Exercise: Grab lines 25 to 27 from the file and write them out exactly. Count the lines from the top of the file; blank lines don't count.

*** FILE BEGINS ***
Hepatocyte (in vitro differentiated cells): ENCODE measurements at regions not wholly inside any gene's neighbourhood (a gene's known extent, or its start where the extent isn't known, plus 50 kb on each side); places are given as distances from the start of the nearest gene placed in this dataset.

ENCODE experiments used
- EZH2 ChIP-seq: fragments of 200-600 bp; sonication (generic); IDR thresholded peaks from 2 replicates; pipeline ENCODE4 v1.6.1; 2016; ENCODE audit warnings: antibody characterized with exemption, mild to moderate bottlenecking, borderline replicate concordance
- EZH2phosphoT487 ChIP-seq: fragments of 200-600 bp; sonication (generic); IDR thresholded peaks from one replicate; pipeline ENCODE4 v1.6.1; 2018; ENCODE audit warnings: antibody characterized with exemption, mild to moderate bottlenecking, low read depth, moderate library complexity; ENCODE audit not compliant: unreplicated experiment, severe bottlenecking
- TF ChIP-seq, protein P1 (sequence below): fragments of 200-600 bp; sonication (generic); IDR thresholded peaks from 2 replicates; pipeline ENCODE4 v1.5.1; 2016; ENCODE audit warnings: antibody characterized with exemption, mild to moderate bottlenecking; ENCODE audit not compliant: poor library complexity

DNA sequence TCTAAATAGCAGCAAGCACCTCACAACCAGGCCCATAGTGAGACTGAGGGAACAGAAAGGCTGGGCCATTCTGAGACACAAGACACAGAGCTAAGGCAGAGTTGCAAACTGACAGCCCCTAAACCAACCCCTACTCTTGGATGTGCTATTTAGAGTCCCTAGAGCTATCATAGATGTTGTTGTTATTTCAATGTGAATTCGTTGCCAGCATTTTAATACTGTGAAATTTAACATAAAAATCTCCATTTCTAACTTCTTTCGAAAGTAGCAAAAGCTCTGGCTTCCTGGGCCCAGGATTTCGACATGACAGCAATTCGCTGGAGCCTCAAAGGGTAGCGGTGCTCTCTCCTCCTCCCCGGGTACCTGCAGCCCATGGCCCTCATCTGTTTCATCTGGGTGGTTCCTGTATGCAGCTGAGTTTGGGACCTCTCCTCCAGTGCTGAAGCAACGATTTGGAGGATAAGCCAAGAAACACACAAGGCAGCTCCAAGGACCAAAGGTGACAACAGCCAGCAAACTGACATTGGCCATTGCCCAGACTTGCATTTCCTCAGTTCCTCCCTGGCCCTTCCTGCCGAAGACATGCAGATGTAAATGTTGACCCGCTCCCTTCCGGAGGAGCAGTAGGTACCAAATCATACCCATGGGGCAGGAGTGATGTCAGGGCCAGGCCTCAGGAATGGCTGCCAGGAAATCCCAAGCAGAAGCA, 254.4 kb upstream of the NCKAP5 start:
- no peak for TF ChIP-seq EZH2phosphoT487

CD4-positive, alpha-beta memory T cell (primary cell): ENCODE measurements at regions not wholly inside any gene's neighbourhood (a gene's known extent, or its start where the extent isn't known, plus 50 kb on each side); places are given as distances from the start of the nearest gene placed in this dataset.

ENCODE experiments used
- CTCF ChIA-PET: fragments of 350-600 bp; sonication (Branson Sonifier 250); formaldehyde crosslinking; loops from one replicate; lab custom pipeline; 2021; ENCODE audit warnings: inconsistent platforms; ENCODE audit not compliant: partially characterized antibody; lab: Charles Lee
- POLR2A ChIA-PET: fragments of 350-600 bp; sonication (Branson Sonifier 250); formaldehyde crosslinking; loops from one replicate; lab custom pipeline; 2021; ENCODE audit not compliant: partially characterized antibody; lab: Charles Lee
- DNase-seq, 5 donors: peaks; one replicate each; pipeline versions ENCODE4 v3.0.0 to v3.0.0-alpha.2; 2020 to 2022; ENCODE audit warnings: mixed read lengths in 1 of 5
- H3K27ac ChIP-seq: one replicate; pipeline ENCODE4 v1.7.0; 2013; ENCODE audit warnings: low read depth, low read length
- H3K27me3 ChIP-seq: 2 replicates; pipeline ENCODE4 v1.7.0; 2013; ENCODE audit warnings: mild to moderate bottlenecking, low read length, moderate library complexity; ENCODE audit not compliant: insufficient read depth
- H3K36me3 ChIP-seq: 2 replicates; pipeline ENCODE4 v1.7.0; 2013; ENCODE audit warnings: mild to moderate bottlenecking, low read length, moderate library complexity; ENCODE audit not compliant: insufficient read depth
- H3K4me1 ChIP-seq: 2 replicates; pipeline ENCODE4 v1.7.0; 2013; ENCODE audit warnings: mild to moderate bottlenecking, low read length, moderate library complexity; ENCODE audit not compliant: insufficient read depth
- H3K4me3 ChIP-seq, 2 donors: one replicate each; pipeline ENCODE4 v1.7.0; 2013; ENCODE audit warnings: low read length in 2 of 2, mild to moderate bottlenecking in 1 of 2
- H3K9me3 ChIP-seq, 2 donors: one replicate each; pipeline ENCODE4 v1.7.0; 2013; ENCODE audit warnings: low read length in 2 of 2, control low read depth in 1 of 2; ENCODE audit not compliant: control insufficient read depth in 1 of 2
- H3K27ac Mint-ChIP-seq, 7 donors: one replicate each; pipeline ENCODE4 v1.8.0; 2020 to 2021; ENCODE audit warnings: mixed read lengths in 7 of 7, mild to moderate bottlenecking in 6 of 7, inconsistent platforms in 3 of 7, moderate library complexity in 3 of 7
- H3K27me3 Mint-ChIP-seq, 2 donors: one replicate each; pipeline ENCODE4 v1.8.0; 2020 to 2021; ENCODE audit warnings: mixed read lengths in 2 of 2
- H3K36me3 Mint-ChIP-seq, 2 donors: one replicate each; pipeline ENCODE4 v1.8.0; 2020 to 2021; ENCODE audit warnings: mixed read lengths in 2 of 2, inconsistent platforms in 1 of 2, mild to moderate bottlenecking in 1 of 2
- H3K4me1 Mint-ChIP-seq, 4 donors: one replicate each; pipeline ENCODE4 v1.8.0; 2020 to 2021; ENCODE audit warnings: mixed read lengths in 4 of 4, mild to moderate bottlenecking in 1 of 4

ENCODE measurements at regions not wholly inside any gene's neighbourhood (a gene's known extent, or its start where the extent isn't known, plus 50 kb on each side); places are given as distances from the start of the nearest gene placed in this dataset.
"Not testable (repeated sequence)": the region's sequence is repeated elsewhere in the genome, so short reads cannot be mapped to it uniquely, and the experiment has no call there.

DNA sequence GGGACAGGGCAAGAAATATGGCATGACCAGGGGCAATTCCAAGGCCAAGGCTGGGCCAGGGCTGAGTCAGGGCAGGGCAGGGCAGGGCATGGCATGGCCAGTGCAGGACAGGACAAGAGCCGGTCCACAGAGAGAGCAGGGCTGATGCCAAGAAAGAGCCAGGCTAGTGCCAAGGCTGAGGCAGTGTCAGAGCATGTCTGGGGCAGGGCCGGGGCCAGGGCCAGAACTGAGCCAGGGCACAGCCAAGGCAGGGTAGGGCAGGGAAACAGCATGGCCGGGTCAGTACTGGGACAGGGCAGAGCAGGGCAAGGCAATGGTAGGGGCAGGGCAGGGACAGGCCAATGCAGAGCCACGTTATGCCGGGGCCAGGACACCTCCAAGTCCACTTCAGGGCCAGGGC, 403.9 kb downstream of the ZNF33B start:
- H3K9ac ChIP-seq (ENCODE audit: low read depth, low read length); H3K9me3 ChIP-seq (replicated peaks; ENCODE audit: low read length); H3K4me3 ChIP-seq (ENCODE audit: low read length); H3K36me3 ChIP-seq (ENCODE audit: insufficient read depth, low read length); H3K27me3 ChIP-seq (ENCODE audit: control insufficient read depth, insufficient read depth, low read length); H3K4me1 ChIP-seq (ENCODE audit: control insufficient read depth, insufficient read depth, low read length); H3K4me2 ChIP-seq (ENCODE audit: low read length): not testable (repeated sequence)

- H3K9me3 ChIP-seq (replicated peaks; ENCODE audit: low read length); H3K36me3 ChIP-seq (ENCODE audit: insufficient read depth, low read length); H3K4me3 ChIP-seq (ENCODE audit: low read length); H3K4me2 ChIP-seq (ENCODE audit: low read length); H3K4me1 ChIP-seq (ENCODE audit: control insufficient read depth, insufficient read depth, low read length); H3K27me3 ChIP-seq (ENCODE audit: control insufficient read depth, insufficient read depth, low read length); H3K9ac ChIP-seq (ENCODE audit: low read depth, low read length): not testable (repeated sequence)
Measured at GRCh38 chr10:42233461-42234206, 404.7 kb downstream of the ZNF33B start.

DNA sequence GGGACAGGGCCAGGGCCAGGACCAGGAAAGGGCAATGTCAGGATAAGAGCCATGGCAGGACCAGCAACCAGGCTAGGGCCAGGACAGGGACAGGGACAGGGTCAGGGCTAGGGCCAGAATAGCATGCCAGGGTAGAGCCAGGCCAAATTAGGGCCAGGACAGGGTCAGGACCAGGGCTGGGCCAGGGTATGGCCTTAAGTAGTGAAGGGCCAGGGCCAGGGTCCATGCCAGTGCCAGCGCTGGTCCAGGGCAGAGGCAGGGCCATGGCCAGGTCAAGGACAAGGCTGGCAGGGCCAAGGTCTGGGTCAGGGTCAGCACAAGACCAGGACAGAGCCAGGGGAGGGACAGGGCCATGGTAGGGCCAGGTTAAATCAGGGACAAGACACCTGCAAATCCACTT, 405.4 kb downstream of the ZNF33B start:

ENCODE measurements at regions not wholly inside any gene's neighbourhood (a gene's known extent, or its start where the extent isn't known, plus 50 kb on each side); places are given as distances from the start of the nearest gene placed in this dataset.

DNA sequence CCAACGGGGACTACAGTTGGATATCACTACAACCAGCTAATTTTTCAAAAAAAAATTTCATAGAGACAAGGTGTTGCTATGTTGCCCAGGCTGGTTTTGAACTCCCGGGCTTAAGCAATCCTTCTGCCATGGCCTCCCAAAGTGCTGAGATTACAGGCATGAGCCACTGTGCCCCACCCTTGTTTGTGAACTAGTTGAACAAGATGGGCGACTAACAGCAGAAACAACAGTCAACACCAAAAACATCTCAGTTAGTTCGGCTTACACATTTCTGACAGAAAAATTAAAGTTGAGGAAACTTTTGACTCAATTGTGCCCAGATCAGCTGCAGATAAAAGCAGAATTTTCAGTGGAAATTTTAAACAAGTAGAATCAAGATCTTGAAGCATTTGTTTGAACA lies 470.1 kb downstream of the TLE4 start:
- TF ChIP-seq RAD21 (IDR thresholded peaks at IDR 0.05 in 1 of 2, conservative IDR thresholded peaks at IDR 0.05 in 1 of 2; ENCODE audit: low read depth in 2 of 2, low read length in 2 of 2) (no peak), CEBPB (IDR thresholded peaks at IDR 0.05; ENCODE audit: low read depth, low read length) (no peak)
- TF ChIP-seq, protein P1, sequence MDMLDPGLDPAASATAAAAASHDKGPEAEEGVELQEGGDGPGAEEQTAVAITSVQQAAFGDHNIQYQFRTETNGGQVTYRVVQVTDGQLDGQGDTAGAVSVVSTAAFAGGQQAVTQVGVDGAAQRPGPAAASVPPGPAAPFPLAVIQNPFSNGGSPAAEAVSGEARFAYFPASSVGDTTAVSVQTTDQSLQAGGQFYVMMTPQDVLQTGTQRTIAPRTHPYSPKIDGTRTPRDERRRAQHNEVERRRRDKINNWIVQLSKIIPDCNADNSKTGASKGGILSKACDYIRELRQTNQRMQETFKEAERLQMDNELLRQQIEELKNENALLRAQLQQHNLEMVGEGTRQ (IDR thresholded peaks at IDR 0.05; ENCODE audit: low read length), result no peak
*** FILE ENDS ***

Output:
DNA sequence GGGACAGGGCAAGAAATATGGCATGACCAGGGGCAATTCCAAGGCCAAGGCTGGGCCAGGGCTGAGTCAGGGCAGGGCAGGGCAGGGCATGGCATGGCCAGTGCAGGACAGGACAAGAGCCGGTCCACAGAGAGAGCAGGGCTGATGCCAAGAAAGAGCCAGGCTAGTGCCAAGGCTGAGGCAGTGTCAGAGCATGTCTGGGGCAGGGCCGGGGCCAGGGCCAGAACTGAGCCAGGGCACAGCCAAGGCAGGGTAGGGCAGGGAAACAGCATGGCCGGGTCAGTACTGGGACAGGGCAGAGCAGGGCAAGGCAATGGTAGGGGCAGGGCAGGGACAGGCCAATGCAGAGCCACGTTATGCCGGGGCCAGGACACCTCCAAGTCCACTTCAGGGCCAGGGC, 403.9 kb downstream of the ZNF33B start:
- H3K9ac ChIP-seq (ENCODE audit: low read depth, low read length); H3K9me3 ChIP-seq (replicated peaks; ENCODE audit: low read length); H3K4me3 ChIP-seq (ENCODE audit: low read length); H3K36me3 ChIP-seq (ENCODE audit: insufficient read depth, low read length); H3K27me3 ChIP-seq (ENCODE audit: control insufficient read depth, insufficient read depth, low read length); H3K4me1 ChIP-seq (ENCODE audit: control insufficient read depth, insufficient read depth, low read length); H3K4me2 ChIP-seq (ENCODE audit: low read length): not testable (repeated sequence)

- H3K9me3 ChIP-seq (replicated peaks; ENCODE audit: low read length); H3K36me3 ChIP-seq (ENCODE audit: insufficient read depth, low read length); H3K4me3 ChIP-seq (ENCODE audit: low read length); H3K4me2 ChIP-seq (ENCODE audit: low read length); H3K4me1 ChIP-seq (ENCODE audit: control insufficient read depth, insufficient read depth, low read length); H3K27me3 ChIP-seq (ENCODE audit: control insufficient read depth, insufficient read depth, low read length); H3K9ac ChIP-seq (ENCODE audit: low read depth, low read length): not testable (repeated sequence)